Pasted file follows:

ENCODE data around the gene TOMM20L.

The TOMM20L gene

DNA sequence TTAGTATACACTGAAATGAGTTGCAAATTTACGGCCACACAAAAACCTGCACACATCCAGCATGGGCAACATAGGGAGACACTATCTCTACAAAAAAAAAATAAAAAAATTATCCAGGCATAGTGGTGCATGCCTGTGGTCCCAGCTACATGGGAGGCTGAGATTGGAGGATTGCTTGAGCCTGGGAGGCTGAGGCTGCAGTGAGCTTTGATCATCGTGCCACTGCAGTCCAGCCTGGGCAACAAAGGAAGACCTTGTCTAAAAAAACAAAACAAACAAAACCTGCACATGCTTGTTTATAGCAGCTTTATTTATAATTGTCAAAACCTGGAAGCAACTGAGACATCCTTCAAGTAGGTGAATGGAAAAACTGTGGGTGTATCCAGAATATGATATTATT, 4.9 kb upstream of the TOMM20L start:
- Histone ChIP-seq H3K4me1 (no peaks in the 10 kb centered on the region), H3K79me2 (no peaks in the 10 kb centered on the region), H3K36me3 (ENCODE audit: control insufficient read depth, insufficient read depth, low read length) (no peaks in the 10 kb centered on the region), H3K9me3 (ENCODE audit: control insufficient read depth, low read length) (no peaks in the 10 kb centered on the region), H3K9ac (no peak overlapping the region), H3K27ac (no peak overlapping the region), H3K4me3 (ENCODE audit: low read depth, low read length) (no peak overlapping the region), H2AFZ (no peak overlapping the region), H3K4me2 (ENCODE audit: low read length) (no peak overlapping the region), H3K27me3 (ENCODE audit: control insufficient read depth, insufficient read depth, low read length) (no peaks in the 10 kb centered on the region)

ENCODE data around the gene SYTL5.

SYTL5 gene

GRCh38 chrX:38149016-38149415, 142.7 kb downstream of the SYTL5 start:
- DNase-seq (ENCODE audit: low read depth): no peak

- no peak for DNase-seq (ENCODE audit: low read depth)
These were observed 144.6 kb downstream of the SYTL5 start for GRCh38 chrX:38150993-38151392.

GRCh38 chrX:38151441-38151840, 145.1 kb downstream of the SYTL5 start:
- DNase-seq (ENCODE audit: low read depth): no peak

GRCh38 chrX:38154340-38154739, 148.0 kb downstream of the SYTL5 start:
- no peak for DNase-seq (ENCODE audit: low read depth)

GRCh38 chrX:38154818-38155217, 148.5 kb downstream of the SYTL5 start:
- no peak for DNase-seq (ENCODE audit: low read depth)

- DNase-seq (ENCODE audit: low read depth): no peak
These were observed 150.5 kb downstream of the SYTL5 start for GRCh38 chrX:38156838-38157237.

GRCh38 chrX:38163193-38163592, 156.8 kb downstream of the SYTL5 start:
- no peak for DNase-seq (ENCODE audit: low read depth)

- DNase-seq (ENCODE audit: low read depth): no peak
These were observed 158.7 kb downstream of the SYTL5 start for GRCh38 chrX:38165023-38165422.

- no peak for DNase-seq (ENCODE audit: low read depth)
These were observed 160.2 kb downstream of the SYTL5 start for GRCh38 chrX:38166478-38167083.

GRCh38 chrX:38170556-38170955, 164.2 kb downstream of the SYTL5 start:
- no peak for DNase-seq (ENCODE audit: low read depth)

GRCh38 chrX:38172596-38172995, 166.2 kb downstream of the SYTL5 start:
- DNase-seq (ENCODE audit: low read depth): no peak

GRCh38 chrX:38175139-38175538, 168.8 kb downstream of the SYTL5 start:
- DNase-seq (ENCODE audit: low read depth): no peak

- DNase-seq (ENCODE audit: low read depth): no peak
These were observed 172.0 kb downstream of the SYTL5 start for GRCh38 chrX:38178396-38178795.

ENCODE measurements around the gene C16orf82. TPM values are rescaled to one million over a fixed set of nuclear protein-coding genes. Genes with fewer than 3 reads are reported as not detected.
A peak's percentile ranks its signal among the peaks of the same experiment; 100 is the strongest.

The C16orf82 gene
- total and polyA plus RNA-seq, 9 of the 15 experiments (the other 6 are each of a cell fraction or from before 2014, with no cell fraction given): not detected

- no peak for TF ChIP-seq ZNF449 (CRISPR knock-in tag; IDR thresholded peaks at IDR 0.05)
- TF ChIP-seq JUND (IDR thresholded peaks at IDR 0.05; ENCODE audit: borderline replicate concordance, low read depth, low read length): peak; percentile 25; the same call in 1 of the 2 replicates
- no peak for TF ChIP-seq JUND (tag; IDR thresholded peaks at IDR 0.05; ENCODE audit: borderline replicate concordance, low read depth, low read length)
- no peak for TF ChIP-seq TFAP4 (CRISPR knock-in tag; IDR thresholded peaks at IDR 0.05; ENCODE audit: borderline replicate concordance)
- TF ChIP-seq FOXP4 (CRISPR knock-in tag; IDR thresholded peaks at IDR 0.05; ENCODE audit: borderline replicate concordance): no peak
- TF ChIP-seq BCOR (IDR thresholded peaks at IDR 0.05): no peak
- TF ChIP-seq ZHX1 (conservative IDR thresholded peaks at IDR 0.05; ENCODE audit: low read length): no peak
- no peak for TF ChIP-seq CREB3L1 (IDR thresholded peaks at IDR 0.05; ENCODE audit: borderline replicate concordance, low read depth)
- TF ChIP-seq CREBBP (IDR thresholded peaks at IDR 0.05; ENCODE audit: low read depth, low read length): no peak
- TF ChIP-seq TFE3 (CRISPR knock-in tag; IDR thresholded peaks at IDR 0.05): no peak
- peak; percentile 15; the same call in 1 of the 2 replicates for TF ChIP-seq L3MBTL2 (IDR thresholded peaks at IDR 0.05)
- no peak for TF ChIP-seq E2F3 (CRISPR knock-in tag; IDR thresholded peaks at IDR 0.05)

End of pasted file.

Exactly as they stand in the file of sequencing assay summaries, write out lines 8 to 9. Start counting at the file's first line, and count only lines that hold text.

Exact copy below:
- DNase-seq (ENCODE audit: low read depth): no peak

- no peak for DNase-seq (ENCODE audit: low read depth)